BY SHARON SIBINDI
Mavima made the remarks at the official opening of the Bulawayo Book Fair last week, as publishers decried the piracy scourge.
“[Please] strongly look into piracy, as publishers are suffering from piracy.
“There are people, who are busy selling our books without our permission, photocopying and selling them at very low prices and may you please look into piracy,” Anna Sibanda of Mambo Press pleaded.
In response, Mavima said the police and law enforcement agents were not the only solution to curb piracy in the age of technology.
“I have heard about this issue of piracy, which is not only happening to publishers, but also affecting the music industry.
“You seem to be suggesting police and enforcement, but I think we need to come together and craft an intervention that is not only related to the police,” he said.
“The music industry has suffered so much, but when you say police in this age of technology, it’s almost an impossible task.”
Mavima said publishers could take piracy head on by embracing technological solutions like eBooks.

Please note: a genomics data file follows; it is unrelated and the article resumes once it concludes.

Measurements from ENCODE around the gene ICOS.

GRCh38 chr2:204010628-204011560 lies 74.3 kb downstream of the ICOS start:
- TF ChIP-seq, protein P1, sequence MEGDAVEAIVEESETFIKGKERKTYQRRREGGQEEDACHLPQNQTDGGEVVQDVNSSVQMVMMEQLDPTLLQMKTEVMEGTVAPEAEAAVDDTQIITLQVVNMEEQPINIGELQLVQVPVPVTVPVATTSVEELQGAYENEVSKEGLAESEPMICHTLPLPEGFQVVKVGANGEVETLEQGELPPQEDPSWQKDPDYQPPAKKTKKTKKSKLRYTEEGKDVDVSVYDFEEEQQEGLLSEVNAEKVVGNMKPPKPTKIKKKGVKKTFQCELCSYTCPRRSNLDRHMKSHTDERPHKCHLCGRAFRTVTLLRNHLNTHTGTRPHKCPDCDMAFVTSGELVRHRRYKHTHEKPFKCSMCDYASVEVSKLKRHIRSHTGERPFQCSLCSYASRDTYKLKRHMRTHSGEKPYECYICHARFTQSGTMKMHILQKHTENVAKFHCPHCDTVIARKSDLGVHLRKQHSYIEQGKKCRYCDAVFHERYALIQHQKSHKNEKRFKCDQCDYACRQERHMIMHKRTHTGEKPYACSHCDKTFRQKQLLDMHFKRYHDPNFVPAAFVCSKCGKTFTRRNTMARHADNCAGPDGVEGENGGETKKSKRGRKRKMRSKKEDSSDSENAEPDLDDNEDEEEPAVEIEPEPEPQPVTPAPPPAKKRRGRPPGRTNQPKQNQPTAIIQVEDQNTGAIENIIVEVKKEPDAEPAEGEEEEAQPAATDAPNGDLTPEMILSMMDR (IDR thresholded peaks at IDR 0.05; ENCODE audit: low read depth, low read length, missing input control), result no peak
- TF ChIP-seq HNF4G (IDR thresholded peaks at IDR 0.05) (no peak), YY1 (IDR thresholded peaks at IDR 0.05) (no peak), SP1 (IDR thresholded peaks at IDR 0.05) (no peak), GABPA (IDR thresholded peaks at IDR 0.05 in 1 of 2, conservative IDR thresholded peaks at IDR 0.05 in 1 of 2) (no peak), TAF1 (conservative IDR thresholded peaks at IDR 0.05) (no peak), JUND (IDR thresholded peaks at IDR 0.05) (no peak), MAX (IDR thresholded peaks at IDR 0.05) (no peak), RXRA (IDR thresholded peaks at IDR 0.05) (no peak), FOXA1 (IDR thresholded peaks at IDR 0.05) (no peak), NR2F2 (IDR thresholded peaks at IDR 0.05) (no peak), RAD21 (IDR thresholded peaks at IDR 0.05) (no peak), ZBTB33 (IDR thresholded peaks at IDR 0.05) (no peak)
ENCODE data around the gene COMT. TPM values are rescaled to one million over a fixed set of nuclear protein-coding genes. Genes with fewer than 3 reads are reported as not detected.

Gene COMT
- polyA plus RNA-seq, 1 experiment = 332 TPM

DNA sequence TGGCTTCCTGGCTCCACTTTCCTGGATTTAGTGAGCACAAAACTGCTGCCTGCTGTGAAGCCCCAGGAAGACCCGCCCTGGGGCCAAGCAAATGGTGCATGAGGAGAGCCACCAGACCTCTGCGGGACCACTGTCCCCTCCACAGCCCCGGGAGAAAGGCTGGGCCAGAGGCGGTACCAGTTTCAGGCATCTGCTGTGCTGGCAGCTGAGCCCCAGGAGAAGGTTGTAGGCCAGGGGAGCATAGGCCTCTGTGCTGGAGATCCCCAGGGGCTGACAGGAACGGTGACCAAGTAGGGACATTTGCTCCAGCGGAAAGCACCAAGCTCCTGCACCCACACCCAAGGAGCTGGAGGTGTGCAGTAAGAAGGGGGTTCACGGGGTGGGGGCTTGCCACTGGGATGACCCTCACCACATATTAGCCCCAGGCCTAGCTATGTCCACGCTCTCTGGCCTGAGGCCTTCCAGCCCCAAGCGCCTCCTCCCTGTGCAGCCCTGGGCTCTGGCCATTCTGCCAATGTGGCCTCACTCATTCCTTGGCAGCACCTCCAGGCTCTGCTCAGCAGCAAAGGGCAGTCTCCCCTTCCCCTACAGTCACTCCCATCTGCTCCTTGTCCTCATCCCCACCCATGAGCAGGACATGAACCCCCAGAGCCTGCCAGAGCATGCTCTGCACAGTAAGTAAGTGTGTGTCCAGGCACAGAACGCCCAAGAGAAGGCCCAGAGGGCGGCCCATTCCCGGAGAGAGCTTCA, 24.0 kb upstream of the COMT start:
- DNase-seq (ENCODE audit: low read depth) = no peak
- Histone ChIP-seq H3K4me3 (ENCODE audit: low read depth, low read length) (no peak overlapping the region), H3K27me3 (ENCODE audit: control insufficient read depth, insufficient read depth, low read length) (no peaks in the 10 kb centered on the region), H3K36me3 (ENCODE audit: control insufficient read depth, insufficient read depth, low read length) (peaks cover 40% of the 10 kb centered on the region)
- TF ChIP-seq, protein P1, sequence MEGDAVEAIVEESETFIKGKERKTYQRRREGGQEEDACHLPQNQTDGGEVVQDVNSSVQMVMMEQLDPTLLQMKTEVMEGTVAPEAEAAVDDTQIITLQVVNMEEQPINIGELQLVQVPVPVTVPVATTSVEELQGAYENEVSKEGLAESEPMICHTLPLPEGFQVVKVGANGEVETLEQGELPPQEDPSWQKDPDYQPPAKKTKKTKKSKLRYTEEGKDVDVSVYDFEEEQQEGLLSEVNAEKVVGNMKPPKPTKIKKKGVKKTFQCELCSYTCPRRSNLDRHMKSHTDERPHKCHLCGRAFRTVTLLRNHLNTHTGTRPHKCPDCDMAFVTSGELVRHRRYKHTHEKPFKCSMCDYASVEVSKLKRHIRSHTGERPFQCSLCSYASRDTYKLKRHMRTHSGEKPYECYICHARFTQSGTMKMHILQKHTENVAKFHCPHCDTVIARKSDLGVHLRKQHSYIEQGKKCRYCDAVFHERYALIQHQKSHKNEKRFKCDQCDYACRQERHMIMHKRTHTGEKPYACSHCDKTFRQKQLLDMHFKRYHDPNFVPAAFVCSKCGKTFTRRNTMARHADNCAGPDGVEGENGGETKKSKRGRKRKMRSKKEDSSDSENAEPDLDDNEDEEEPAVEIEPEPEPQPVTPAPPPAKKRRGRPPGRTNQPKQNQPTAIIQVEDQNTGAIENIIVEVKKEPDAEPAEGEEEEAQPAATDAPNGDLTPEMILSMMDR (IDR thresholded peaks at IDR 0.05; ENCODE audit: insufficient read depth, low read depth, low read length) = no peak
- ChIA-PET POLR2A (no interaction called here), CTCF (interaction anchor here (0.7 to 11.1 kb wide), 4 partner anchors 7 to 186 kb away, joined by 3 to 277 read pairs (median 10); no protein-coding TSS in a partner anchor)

“If we have licences, digitised materials and we pay through the book sellers, we pay the publisher then we can stamp out this piracy,” he said.
“Let’s come up with models that work.
“We have to come up with new teaching and learning materials, we need to move to the digital age as far as the provision, the delivery and the supply of teaching and learning materials.”
“We need to think in terms of generating content that can be used on e-learning platforms we have less and lee of that.
“We need to make sure they have come up with platforms like Amazon.com, where their materials can be made available and to the benefit of both the author and the publisher.”
Mavima urged school headmasters to only purchase learning materials from official book sellers and associations.
“I have also been in trouble, being taken to courts when our schools were found with photocopied materials.
“What I can say is never get materials that are not coming from credible book sellers, never go on the black market for teaching and learning materials,” he said.